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Barbara C Fam, Rebecca Sgambellone, Zheng Ruan, Joseph Proietto, and Sofianos Andrikopoulos

-like peptide 1 ( Glp1 ) mRNA in gut ileum. Glp1 mRNA expression was significantly reduced in DIO mice as compared to both DR and chow-fed mice ( Fig. 6 A), whereas DR mice had the same expression level as chow-fed mice. When GPR gene levels were assessed, DIO

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MD Robertson, G Livesey, LM Morgan, SM Hampton, and JC Mathers

Glucagon-like peptide (7-36) amide (GLP-1) is an incretin hormone of the enteroinsular axis released rapidly after meals despite the fact that GLP-1 secreting cells (L-cells) occur predominantly in the distal gut. The importance of these colonic L-cells for postprandial GLP-1 was determined in healthy control subjects and in ileostomy patients with minimal small bowel resection (<5 cm). Subjects were fed a high complex carbohydrate test meal (15.3 g starch) followed by two carbohydrate-free, high fat test meals (25 g and 48.7 g fat respectively). Circulating levels of glucose, insulin, glucagon, glucose insulinotrophic peptide (GIP) and GLP-1 were measured over a 9-h postprandial period. For both subject groups the complex carbohydrate test meal failed to elicit a rise in either GIP or GLP-1. However, both hormones were elevated after the fat load although the GLP-1 concentration was significantly reduced in the ileostomist group when compared with controls (P=0.02). Associated with this reduction in circulating GLP-1 was an elevation in glucagon concentration (P=0.012) and a secondary rise in the plasma glucose concentration (P=0.006). These results suggest that the loss of colonic endocrine tissue is an important determinant in the postprandial GLP-1 concentration. Ileostomists should not be assumed to have normal enteroinsular function as the colon appears to have an important role in postprandial metabolism.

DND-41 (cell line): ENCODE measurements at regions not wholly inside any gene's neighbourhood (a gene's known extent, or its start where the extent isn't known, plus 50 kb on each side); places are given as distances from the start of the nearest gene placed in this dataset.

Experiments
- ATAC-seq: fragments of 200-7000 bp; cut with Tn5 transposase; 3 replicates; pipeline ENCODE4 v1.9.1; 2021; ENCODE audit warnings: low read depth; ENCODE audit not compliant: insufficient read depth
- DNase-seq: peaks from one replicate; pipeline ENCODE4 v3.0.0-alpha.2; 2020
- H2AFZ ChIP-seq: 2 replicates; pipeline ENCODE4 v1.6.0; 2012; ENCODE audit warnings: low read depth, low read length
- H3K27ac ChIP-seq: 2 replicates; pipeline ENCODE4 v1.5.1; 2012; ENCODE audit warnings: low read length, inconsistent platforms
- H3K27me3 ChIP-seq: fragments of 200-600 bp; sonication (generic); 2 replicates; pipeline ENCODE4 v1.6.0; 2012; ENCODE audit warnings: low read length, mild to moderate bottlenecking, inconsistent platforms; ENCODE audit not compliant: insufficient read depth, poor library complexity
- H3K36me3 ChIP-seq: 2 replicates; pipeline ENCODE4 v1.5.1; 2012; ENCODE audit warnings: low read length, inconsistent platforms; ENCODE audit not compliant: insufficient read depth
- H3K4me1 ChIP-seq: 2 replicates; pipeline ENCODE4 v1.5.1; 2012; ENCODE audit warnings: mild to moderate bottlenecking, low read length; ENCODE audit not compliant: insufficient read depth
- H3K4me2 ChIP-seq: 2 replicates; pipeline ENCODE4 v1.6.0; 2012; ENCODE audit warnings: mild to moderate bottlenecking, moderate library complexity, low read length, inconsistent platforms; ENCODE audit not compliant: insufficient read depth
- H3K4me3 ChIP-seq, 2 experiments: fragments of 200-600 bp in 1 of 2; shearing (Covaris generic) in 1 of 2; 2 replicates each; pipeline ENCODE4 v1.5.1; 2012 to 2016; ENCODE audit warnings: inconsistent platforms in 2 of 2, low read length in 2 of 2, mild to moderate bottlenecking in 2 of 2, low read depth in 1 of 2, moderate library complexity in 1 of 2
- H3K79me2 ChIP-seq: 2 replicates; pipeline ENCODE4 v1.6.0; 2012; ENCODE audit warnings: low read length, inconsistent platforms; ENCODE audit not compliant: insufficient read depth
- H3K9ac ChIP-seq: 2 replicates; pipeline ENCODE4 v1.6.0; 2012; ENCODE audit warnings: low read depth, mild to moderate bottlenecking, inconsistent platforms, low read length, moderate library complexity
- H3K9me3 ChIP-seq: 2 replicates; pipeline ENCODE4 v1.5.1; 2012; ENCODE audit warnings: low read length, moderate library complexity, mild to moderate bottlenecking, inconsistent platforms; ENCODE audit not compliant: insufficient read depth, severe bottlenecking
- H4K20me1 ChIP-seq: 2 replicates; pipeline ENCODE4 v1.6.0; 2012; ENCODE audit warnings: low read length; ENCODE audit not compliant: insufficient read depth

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P Plaisancié, V Dumoulin, J-A Chayvialle, and J-C Cuber